agencies that reduced or eliminated their commitment to addressing societal implications in order to protect funding for other thrust areas after receiving cuts in their NNI budget request, the fact that only two agencies, NSF and DOD, appear to have committed support to activities in this area, although six requested funds, seems consistent with such speculation.

On a more positive note, NSF and DOD should be commended for committing the time and resources to some nano-focused educational and training activities. In contrast, the lack of any educational activity within NIH, which—like NSF—has a significant educational mission, is particularly disappointing. NSF should also be recognized for using a variety of new and existing funding modes to support a diverse collection of educational and outreach strategies targeted at different populations. These efforts are the one bright spot in this theme and show that motivated agencies can respond to the societal challenges posed by the development of nanoscale science and technology. On a more cautious note, it is worth noting that it is premature to evaluate the balance and effectiveness of these educational, outreach, and training efforts.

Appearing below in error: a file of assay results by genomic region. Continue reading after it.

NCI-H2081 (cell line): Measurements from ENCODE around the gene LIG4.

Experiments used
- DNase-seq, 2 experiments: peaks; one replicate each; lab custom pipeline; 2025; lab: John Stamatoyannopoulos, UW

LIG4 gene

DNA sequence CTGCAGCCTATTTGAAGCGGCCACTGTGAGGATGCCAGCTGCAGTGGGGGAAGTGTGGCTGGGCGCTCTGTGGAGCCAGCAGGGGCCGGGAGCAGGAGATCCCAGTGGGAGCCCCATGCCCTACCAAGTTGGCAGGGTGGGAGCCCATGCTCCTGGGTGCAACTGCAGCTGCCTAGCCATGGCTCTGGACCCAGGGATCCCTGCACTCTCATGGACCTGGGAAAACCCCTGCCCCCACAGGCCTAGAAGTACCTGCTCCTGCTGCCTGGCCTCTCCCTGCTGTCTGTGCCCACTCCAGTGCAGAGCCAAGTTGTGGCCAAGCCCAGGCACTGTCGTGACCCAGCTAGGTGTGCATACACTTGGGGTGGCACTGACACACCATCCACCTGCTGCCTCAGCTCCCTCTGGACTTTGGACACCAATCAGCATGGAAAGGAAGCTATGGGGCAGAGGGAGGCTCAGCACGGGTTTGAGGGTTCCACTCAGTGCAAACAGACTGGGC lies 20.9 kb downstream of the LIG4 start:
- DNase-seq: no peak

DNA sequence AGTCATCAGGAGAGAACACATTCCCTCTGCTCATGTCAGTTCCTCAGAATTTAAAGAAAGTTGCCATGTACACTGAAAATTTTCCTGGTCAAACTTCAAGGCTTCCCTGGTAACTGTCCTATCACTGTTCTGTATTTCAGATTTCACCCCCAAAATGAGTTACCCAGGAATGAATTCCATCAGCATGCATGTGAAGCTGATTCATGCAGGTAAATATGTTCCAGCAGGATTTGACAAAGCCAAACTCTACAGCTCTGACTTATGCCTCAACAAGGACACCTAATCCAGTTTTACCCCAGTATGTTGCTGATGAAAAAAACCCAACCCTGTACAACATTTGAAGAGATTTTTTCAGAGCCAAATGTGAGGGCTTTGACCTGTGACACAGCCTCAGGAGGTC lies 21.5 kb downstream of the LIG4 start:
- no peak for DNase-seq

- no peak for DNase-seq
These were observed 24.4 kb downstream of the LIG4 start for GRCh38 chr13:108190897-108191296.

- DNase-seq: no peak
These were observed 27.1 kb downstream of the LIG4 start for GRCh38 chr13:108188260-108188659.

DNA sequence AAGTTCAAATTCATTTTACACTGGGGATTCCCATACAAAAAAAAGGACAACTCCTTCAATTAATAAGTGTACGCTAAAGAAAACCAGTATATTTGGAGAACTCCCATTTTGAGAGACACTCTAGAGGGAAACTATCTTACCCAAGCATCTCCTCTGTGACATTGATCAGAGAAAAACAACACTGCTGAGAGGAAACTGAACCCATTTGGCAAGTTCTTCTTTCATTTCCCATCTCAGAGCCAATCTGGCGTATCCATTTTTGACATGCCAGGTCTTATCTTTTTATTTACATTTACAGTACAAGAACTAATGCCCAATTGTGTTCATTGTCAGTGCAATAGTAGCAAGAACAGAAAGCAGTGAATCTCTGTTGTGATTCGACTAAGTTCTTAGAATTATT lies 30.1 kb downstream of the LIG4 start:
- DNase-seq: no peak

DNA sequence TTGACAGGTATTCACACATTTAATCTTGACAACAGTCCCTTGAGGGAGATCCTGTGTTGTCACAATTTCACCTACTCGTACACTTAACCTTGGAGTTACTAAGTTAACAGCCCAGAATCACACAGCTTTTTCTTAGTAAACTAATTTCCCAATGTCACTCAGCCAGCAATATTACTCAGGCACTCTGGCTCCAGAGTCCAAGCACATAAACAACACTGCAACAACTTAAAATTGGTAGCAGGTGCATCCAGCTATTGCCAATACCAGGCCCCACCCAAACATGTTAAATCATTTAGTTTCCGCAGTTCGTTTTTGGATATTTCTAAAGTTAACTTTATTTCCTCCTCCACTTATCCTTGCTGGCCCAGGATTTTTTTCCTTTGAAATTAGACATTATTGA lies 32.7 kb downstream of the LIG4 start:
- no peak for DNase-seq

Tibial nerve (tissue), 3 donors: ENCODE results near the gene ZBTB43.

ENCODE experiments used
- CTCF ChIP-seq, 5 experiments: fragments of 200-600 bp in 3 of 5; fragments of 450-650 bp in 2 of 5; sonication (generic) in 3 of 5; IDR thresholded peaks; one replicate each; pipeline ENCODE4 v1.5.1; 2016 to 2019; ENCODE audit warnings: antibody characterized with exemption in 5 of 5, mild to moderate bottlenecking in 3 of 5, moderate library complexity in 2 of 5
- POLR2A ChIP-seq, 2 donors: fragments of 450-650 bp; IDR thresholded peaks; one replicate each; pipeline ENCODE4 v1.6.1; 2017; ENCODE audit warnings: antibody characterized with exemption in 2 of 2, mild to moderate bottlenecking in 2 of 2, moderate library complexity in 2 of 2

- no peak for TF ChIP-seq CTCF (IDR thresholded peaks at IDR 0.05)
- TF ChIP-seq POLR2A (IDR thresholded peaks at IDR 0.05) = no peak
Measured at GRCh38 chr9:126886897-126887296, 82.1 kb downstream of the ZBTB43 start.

NSF also appears to have taken some positive steps to increase the quantity and quality of the nano-focused social science proposals it receives by sponsoring workshops on this topic and being more proactive in soliciting proposals.13 However, it is not clear whether NSF is addressing the root causes of the shortfall—namely, the decision to not allocate funds directly to the directorate that traditionally develops and supports these kinds of activities and shortcomings in its proposal solicitation strategy.

In spite of indications of significant progress in developing educational initiatives, the information provided to this committee suggests that NSET agencies have generally not given sufficient consideration to the societal impact of developments in nanoscale science and technology. Since funding for this theme is supposed to reach $35 million for FY 2003, NSET clearly needs to rethink the way it funds and implements activities for this activity.


NSF believes it has received some higher quality individual and group proposals for “societal and educational implications” for FY 2002 and expects to make some awards in this area.

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